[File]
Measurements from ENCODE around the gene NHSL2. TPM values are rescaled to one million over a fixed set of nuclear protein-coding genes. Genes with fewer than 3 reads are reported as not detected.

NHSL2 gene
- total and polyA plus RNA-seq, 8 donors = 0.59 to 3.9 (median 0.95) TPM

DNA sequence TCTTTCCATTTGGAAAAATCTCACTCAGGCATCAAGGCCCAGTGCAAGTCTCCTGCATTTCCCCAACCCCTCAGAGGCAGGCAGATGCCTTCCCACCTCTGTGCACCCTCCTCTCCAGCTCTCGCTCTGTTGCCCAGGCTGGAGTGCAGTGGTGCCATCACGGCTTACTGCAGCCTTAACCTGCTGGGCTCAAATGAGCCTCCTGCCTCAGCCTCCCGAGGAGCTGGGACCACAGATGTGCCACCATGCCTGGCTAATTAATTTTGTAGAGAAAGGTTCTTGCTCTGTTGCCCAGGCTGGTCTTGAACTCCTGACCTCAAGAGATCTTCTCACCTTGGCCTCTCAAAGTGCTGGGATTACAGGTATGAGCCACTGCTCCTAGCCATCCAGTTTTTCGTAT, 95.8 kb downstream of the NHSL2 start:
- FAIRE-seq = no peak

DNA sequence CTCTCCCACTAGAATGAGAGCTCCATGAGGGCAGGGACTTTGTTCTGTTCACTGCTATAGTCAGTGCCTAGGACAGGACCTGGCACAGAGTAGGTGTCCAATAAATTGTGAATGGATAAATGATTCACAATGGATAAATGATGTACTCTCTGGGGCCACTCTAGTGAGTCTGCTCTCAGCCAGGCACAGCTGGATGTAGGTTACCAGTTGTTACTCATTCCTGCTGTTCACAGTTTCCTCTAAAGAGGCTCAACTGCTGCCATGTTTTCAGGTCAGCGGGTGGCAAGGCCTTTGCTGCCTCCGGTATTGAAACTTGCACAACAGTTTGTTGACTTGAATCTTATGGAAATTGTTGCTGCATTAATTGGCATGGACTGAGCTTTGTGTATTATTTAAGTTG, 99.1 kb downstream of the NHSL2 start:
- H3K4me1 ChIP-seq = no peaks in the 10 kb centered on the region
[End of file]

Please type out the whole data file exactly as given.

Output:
Measurements from ENCODE around the gene NHSL2. TPM values are rescaled to one million over a fixed set of nuclear protein-coding genes. Genes with fewer than 3 reads are reported as not detected.

NHSL2 gene
- total and polyA plus RNA-seq, 8 donors = 0.59 to 3.9 (median 0.95) TPM

DNA sequence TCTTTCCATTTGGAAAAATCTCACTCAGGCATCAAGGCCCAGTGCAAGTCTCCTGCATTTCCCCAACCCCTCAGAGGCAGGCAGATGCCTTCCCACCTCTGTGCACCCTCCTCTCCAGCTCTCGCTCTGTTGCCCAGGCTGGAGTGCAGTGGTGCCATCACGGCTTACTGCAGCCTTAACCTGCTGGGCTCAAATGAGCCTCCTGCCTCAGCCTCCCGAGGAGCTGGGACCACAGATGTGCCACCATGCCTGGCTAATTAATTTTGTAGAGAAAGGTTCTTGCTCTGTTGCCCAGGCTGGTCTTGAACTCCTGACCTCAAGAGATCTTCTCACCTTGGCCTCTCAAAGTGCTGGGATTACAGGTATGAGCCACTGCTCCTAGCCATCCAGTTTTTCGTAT, 95.8 kb downstream of the NHSL2 start:
- FAIRE-seq = no peak

DNA sequence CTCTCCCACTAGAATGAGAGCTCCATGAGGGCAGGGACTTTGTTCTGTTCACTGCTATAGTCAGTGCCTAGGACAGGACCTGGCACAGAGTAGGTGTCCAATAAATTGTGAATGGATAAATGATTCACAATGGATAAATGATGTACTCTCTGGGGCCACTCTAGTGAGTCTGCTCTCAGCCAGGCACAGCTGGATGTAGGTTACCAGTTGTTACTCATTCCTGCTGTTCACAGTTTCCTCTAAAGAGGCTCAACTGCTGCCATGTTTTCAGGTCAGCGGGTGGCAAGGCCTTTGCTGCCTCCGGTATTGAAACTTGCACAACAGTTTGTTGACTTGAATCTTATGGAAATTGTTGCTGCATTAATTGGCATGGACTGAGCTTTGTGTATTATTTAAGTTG, 99.1 kb downstream of the NHSL2 start:
- H3K4me1 ChIP-seq = no peaks in the 10 kb centered on the region